Atlas Carbon, which has struggled for about a decade to build a commercial enterprise in Gillette, Wyoming, turning coal into activated carbon for filters needed to strip contaminants from water and air, just had its financial lifeline cut short.
The Gillette-based company had tried to line up financing to expand in Wyoming’s coal heartland with state and private equity money and had pinned its hopes on such a strategy by renegotiating the terms of an outstanding $15 million loan with the State Loan and Investment Board.
Despite an appeal from Atlas Carbon CEO Reza Hashampour to give his company a respite, the five-member board ruled Thursday that Atlas Carbon had failed to fulfill its obligation to fully repay the $15 million in debt.
“Atlas is a Wyoming story. Atlas is a Wyoming company. Atlas employs Wyoming people and uses Wyoming coal as a main feedstock,” said Hashampour in arguing his point for wiggle room on repayment. “While much of the country has an allergy to coal, Atlas Carbon represents a new frontier for this critical industry.”
The state rejected Hasampour’s argument, placing Atlas Carbon in default on the terms of the loan.
The ruling effectively gives the state the power to send auditors to Gillette to review the books of the Powder River Basin operation to “protect the state’s interests” and seize assets.
Still Plans To Expand
Hashampour told Cowboy State Daily on Monday that he’s confident that his company can successfully negotiate with the state to lift the default ruling and move forward with plans to expand his operation in Gillette.
“We are very confident of the outcome and not worried,” Hashempour said. “The default will be rectified. We are going to work it out with the state.”
Hashempour also said that the default ruling would not derail its business plans.
“The lights are on. Trucks are delivering, and employees are getting paid,” he said. “Sometimes in business, you have a pause or burp and make adjustments and move forward.”
The state loan and investment board is made up of Wyoming’s top five elected officials: Gov. Mark Gordon, Superintendent of Public Instruction Megan Degenfelder, Secretary of State Chuck Gray, State Auditor Kristi Racines and State Treasurer Curt Meier.
Before the board ruled on the loan, Hashampour argued that his company had made progress growing revenue to nearly $6 million in the past two years and was generally on the cusp of going from a research and development company to a commercial one.
“We need your help to continue this journey. In fact, you hold the key to Atlas’ future,” he told the board. “Atlas must grow, expand it facilities and produce new products that will address an emerging market for activated carbon and attract additional investments.
“All Atlas needs is a little bit of time. Atlas is not asking to expand the amount of the loan or change the security that protects the state’s interest, or otherwise puts the state at risk.”
Last month, Hashampour told Cowboy State Daily in a telephone conversation from his Kentucky home that Atlas Carbon was nearing a deal with Wyoming and private equity investors to expand commercial production in Gillette.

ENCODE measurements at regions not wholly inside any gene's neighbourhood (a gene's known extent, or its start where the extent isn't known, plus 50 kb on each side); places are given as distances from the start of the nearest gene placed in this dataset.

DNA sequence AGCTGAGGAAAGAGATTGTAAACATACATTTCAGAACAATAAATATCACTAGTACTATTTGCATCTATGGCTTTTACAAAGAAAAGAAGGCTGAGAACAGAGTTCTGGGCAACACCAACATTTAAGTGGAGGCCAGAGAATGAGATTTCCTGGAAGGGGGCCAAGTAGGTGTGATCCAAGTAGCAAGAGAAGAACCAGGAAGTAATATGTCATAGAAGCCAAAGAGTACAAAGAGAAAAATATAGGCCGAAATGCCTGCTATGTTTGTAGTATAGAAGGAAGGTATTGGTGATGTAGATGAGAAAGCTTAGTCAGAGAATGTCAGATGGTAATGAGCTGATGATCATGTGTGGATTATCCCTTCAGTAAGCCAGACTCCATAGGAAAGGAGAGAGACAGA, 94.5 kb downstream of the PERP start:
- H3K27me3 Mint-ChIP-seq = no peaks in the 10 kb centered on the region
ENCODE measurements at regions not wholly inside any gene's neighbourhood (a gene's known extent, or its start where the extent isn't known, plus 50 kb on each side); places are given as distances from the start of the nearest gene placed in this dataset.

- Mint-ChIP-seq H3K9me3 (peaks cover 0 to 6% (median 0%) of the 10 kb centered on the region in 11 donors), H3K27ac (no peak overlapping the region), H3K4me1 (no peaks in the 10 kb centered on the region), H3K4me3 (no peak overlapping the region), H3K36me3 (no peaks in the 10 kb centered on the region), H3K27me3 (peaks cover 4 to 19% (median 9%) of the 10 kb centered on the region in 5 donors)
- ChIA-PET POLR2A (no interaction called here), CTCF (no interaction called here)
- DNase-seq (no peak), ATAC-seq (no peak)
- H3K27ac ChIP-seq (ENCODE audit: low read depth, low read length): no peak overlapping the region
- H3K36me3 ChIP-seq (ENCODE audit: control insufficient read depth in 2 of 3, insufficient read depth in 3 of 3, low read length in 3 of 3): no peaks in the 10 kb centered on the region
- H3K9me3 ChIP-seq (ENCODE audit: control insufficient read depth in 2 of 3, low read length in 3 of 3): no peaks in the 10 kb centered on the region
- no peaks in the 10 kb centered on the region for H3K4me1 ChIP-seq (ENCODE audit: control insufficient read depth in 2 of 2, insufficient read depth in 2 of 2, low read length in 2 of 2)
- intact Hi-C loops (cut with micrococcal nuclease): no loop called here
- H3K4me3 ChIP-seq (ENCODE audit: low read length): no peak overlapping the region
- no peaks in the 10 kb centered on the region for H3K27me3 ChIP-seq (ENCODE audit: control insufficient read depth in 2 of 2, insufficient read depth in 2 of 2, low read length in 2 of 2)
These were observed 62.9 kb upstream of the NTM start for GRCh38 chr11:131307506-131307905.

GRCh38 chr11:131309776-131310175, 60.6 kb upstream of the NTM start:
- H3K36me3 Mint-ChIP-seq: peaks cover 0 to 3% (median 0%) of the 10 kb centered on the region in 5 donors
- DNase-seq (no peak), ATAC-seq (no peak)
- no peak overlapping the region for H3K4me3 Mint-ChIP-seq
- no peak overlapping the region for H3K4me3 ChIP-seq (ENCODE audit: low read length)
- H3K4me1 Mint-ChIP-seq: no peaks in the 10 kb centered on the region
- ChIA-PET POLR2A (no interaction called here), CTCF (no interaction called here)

The company had plans on the drawing board to add a second manufacturing facility at a cost of $23 million on its Gillette land that could churn out 23 million pounds of activated carbon, according to Hashampour.
At the time, Hashampour said that the expansion was dependent on another cash infusion from the state and private equity backers.
No Bad Investments
One such investor in the company, Harold Callais II, managing partner and chief investment officer of Callais Capital Management LLC in Thibodaux, Louisiana, told the SLIB members last week that the financial performance at Atlas Carbon has improved, but that some of the overhang in uncertainty with the $15 million loan needs to be cleared up.
“We are not in the business of making bad investments. That’s not what we do,” Callais said. “Atlas has a direct path to break even this year. With short-term funding they can achieve that and continue to invest in the future.”
In 2018, the state of Wyoming, a big supporter of the coal industry and other energy sectors, loaned Atlas Carbon roughly $15 million to advance its research.
Atlas was the first recipient of a loan from the Economic Development Large Project Program, which began in 2014.
As a research and development company, making the transition to commercialization was tough.
In July 2019, Virginia Beach, Virginia-based management firm Polaris Asset Corp. was hired to bring Atlas Carbon to its next stage of growth.
Then two years ago, Polaris Chairman and CEO Hashampour stepped into the position as CEO of Atlas Carbon when the founder and principal backer of Atlas Carbon — former CEO Frank Levy — stepped aside to spend more time with his family.
Levy remains chairman of Atlas, but stepped back from his day-to-day duties.
Since then, Hashampour said that he had advanced the company along on many fronts. It has more than 40 clients to sell its products and has had conversations with international prospects from Poland to Colombia.
“We simply need time,” he said. “With that time Atlas can continue its existing operation and begin expanding our facilities on the existing infrastructure and expand its product and customer base.”
Pat Maio can be reached at email@example.com.